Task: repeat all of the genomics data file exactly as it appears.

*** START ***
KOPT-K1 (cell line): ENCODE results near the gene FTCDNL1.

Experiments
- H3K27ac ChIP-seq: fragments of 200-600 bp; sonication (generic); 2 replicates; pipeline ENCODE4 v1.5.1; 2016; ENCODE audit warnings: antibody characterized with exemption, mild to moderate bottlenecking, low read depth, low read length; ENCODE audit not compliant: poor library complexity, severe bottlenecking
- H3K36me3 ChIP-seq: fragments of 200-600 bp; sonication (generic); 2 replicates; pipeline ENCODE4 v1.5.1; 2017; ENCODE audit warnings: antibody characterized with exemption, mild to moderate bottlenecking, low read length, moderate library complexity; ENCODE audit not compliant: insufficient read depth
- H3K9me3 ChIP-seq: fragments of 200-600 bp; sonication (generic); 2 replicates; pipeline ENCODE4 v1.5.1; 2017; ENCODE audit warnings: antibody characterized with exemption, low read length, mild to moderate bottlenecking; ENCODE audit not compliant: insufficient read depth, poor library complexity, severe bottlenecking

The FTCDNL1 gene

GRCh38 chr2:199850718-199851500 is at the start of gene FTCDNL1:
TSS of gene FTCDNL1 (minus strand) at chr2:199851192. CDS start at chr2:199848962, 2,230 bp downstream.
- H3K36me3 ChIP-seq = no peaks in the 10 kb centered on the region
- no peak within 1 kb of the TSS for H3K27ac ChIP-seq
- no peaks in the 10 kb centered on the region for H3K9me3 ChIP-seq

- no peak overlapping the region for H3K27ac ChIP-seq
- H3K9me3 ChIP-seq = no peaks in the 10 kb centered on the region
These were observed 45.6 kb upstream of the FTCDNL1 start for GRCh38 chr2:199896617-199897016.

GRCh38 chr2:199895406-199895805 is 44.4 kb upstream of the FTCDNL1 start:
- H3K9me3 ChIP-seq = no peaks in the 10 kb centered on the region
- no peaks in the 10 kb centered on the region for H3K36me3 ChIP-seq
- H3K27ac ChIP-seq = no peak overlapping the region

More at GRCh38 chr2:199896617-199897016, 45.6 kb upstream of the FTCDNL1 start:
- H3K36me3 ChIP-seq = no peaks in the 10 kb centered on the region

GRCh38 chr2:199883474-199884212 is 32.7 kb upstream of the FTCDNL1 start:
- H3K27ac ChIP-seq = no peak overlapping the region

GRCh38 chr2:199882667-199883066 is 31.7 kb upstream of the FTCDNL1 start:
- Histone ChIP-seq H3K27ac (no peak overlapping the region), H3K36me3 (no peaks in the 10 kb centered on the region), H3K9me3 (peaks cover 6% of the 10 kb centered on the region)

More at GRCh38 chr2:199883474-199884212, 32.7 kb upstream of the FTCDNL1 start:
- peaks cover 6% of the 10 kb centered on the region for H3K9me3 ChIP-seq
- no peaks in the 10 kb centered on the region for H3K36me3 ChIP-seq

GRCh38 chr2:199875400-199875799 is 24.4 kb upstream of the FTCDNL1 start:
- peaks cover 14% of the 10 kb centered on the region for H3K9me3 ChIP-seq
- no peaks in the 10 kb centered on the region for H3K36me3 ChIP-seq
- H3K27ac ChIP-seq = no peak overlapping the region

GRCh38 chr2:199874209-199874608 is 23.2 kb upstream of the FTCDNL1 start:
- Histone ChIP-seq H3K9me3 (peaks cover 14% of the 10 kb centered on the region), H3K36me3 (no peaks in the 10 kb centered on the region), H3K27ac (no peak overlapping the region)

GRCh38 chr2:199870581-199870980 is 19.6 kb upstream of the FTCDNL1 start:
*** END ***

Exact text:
KOPT-K1 (cell line): ENCODE results near the gene FTCDNL1.

Experiments
- H3K27ac ChIP-seq: fragments of 200-600 bp; sonication (generic); 2 replicates; pipeline ENCODE4 v1.5.1; 2016; ENCODE audit warnings: antibody characterized with exemption, mild to moderate bottlenecking, low read depth, low read length; ENCODE audit not compliant: poor library complexity, severe bottlenecking
- H3K36me3 ChIP-seq: fragments of 200-600 bp; sonication (generic); 2 replicates; pipeline ENCODE4 v1.5.1; 2017; ENCODE audit warnings: antibody characterized with exemption, mild to moderate bottlenecking, low read length, moderate library complexity; ENCODE audit not compliant: insufficient read depth
- H3K9me3 ChIP-seq: fragments of 200-600 bp; sonication (generic); 2 replicates; pipeline ENCODE4 v1.5.1; 2017; ENCODE audit warnings: antibody characterized with exemption, low read length, mild to moderate bottlenecking; ENCODE audit not compliant: insufficient read depth, poor library complexity, severe bottlenecking

The FTCDNL1 gene

GRCh38 chr2:199850718-199851500 is at the start of gene FTCDNL1:
TSS of gene FTCDNL1 (minus strand) at chr2:199851192. CDS start at chr2:199848962, 2,230 bp downstream.
- H3K36me3 ChIP-seq = no peaks in the 10 kb centered on the region
- no peak within 1 kb of the TSS for H3K27ac ChIP-seq
- no peaks in the 10 kb centered on the region for H3K9me3 ChIP-seq

- no peak overlapping the region for H3K27ac ChIP-seq
- H3K9me3 ChIP-seq = no peaks in the 10 kb centered on the region
These were observed 45.6 kb upstream of the FTCDNL1 start for GRCh38 chr2:199896617-199897016.

GRCh38 chr2:199895406-199895805 is 44.4 kb upstream of the FTCDNL1 start:
- H3K9me3 ChIP-seq = no peaks in the 10 kb centered on the region
- no peaks in the 10 kb centered on the region for H3K36me3 ChIP-seq
- H3K27ac ChIP-seq = no peak overlapping the region

More at GRCh38 chr2:199896617-199897016, 45.6 kb upstream of the FTCDNL1 start:
- H3K36me3 ChIP-seq = no peaks in the 10 kb centered on the region

GRCh38 chr2:199883474-199884212 is 32.7 kb upstream of the FTCDNL1 start:
- H3K27ac ChIP-seq = no peak overlapping the region

GRCh38 chr2:199882667-199883066 is 31.7 kb upstream of the FTCDNL1 start:
- Histone ChIP-seq H3K27ac (no peak overlapping the region), H3K36me3 (no peaks in the 10 kb centered on the region), H3K9me3 (peaks cover 6% of the 10 kb centered on the region)

More at GRCh38 chr2:199883474-199884212, 32.7 kb upstream of the FTCDNL1 start:
- peaks cover 6% of the 10 kb centered on the region for H3K9me3 ChIP-seq
- no peaks in the 10 kb centered on the region for H3K36me3 ChIP-seq

GRCh38 chr2:199875400-199875799 is 24.4 kb upstream of the FTCDNL1 start:
- peaks cover 14% of the 10 kb centered on the region for H3K9me3 ChIP-seq
- no peaks in the 10 kb centered on the region for H3K36me3 ChIP-seq
- H3K27ac ChIP-seq = no peak overlapping the region

GRCh38 chr2:199874209-199874608 is 23.2 kb upstream of the FTCDNL1 start:
- Histone ChIP-seq H3K9me3 (peaks cover 14% of the 10 kb centered on the region), H3K36me3 (no peaks in the 10 kb centered on the region), H3K27ac (no peak overlapping the region)

GRCh38 chr2:199870581-199870980 is 19.6 kb upstream of the FTCDNL1 start: